To be a big fish in a small pond isn’t exactly the best thing to be. This idiom describes someone who isn’t motivated to be more than they already are. The term has been used since the late 19th century and is still a popular aphorism or observation of human behavior.
In this article, let’s learn about the origins and use of the idiom big fish in a small pond.
What Is the Meaning of a Big Fish in a Small Pond?
Big fish in a small pond is an idiom that describes someone important within their limited sphere but not in the larger world. For instance, a city councilman would be an essential person in that particular city where he may yield power but would not be important in a neighboring town or a country as a whole.
The phrase may also be considered an aphorism (a general observational truth). It denotes that some people are content to have a small sphere of influence rather than nothing at all. Occasionally, the phrase a small fish in a big pond means that someone is unimportant and powerless outside their narrow realm of influence.
A big fish in a small pond usually hints at a person’s lack of overall motivation. It also serves as a low-key criticism of somebody feeling more important than they really are and who wouldn’t be able to be successful in a “bigger pond.”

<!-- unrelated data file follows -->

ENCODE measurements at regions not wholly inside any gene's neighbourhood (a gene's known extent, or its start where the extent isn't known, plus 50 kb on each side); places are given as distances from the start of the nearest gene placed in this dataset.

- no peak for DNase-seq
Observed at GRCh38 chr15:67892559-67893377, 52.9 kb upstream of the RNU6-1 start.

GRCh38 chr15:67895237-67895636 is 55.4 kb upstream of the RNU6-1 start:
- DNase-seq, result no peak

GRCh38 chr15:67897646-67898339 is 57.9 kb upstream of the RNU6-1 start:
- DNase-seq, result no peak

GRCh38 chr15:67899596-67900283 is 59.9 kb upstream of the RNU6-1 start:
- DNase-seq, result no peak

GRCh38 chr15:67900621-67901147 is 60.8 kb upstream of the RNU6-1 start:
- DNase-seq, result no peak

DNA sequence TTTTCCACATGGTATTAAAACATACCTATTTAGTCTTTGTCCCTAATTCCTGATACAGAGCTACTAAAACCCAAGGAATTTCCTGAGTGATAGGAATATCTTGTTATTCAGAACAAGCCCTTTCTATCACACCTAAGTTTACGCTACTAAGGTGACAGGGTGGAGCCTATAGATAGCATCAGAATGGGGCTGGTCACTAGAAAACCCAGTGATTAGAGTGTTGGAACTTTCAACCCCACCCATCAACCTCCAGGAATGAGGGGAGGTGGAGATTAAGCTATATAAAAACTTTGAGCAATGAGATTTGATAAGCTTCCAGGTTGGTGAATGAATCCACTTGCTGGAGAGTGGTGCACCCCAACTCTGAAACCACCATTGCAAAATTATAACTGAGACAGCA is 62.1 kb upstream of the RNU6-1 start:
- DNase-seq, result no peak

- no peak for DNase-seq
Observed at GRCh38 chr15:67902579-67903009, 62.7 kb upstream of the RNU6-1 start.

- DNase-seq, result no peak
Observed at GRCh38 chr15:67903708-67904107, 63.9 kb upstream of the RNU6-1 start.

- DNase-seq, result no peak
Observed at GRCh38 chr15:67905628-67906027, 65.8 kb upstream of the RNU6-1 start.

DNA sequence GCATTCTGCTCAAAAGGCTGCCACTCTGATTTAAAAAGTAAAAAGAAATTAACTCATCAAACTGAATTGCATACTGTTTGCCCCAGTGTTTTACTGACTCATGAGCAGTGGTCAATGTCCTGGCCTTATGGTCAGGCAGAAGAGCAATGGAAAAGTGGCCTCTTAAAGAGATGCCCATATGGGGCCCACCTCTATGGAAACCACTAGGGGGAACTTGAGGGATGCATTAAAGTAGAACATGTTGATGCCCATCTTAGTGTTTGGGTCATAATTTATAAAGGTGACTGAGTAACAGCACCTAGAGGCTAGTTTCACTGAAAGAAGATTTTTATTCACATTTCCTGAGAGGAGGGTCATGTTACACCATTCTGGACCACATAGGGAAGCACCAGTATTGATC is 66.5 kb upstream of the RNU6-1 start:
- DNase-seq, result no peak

- When the business was sold, its sphere of influence went from being a big fish in a small pond to a tiny player in a much larger developing market.
- Sarah’s basketball skills made her the neighborhood’s star player, solidifying her status as a big fish in a small pond.
- Upon graduating high school, John became the editor-in-chief of the local newspaper, feeling like a big fish in a small pond.
Origins of a Big Fish in a Small Pond
Like most idioms, the term was most likely used long before it was made into print. The first known documentation of the phrase in print was in June of 1881 in The Galveston Daily News:
- They [local vested interests in Galveston] are big fish in a small pond.
Big Fish in a Small Pond or Little Pond?
The term stayed true to its original form for a century. However, the variation big fish in a little pond has more recently taken precedence due to a study conducted in 1984 concerning a frame of reference model about educational self-concepts.
The big-fish-little-pond effect (BFLPE) model explains how students compare themselves to peers and have a higher view of their capabilities when they view their peers as less capable. The focus is designed for educational models. However, it can be applied in everything from corporate business to other human interaction observations.
Since the 1980s, the idiomatic use of big fish in a little pond has slowly edged out the use of big fish in a small pond. Since they both mean the same thing, the variations are interchangeable.
Idioms help describe certain behaviors or actions through figurative language. The phrase big fish in a small pond has been used since the 19th century. It describes an essential person within a limited sphere of influence who would be less successful in a larger community.
It is a low-key way of criticizing a person who perhaps thinks more of themselves due to their small circle of influence but who wouldn’t be able to handle more responsibility.